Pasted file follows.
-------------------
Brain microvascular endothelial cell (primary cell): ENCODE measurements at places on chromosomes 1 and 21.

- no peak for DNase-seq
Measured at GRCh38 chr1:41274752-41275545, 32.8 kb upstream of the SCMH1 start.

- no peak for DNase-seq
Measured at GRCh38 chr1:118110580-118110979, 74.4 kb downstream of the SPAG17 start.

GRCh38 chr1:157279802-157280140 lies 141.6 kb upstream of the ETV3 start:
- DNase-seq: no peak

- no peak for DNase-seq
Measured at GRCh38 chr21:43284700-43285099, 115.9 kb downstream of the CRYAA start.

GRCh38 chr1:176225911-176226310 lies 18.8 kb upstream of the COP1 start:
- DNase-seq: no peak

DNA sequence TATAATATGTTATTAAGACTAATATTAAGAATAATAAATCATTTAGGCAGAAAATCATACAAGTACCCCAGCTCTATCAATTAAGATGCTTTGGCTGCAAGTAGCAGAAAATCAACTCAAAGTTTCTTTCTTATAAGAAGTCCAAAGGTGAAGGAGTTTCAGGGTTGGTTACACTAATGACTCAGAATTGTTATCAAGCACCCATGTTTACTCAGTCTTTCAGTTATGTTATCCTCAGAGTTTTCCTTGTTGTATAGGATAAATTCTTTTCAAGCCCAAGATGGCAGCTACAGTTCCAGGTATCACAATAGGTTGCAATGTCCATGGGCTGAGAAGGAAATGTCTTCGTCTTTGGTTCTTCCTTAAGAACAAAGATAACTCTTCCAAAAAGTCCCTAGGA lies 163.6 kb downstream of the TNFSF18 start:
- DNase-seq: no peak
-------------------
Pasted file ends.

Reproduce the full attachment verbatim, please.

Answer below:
Brain microvascular endothelial cell (primary cell): ENCODE measurements at places on chromosomes 1 and 21.

- no peak for DNase-seq
Measured at GRCh38 chr1:41274752-41275545, 32.8 kb upstream of the SCMH1 start.

- no peak for DNase-seq
Measured at GRCh38 chr1:118110580-118110979, 74.4 kb downstream of the SPAG17 start.

GRCh38 chr1:157279802-157280140 lies 141.6 kb upstream of the ETV3 start:
- DNase-seq: no peak

- no peak for DNase-seq
Measured at GRCh38 chr21:43284700-43285099, 115.9 kb downstream of the CRYAA start.

GRCh38 chr1:176225911-176226310 lies 18.8 kb upstream of the COP1 start:
- DNase-seq: no peak

DNA sequence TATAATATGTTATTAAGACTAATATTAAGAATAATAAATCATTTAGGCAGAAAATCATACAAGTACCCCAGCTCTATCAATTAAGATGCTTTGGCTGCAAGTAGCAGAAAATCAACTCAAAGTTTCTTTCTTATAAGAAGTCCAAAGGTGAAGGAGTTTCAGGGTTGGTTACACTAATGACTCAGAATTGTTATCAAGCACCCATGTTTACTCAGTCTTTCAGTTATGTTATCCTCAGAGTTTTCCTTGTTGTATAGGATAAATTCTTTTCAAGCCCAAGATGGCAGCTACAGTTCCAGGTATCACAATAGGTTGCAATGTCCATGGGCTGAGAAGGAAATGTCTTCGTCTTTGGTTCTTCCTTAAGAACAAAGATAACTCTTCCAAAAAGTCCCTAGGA lies 163.6 kb downstream of the TNFSF18 start:
- DNase-seq: no peak